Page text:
Although her parents never said it, Shiva​​ knew she never​​ would have​​ existed​​ had​​ they​​ known about the disease​​ before conceiving.​​ No parent wants to damn their offspring​​ no less than​​ they​​ want to damn their lover.​​ This​​ was​​ why​​ she​​ had​​ decided​​ long ago​​ art was​​ a​​ better place to put her heart​​ than love​​ and children.​​ There it wouldn’t be damning anyone.​​ That is until she met​​ Mags, or “Queen Kali” as she called herself​​ in those days.​​ Mags​​ too was​​ living with a lurking killer she’d inherited​​ from her mother,​​ spinocerebellar ataxia.

“That’s why​​ it couldn’t have​​ seemed​​ more aligned,” Shiva said to​​ her mother’s​​ tarot deck. “I had just​​ lost​​ luna hunny and my heart was empty, and right when I needed​​ it,​​ right​​ after​​ I​​ ‘passed​​ through the eye of insanity’,​​ the perfect​​ love​​ somehow​​ found me​​ just like you said it would Mom.​​ But​​ now​​ I know divine doesn’t mean perfect, because divine love visited me last night and it was far from​​ it. But​​ I’ve lost it​​ now​​ and​​ I need your help finding​​ it again.​​ You are, after all, the one who brought me it, right?​​ How else can​​ I​​ explain it?”

Shiva​​ always​​ spoke to her mom​​ as if she were praying and always had the Ace of Cups in her hands when she did. But today her Ace of Cups was missing, so it was the full tarot deck instead.

Her​​ mother had​​ bequeathed​​ her​​ the​​ Ace of Cups​​ along with the deck in her​​ suicide note,​​ left with her​​ will and​​ written long before she lost her mind,​​ body, and life​​ completely.​​ She wrote it​​ during​​ her​​ pregnancy after​​ discovering​​ her unborn daughter​​ had a fifty percent chance​​ of inheriting​​ her curse, and​​ it was​​ written in the event​​ if​​ she​​ had.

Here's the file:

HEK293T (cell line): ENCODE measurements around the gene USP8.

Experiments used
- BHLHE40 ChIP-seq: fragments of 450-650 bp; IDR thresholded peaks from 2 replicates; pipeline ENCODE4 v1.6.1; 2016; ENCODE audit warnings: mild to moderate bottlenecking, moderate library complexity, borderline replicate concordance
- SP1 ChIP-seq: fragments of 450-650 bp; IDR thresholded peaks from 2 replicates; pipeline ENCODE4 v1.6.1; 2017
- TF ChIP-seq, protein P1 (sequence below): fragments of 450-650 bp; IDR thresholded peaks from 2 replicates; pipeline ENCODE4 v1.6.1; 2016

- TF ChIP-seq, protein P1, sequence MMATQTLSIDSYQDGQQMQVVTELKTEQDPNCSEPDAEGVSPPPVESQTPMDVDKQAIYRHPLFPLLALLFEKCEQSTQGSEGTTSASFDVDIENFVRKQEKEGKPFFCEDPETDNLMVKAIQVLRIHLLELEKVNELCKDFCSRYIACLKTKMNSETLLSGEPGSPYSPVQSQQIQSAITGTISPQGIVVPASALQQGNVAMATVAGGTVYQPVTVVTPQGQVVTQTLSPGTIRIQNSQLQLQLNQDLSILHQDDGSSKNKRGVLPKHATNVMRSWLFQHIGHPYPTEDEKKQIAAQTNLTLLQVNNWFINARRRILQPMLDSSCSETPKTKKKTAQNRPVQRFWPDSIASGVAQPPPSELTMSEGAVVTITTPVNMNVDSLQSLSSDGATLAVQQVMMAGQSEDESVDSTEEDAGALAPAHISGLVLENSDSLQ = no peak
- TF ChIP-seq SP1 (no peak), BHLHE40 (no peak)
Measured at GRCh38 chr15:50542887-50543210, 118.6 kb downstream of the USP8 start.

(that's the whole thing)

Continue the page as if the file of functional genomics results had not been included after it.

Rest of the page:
When I’m not there,​​ let this card be a reminder I still am, the note said​​ about the Ace of Cups.​​ It​​ represents​​ the love and curse​​ that connects us,​​ a​​ connection​​ that goes much further than​​ just mother and daughter,​​ and​​ one that​​ reaches far​​ beyond​​ Earth.​​ Let it also be a reminder​​ of the​​ chalice in you​​ that​​ deserves to be filled.​​ You may be cursed, but that doesn’t mean you don’t have gifts​​ for​​ this world and don’t​​ deserve​​ to know​​ divine​​ love​​ before you leave it. And I promise you will​​ know​​ it​​ before we see each other again.​​ I’m​​ just​​ leaving you for now​​ before I​​ become something other than your mother. Thats​​ what’s​​ so horrible about our curse; it hollows you out while you’re still living and not only robs you of your​​ mind​​ and​​ body,​​ but​​ replaces​​ you​​ with a crippled demon.​​ I want to​​ be​​ remembered​​ as your mother, not a demon.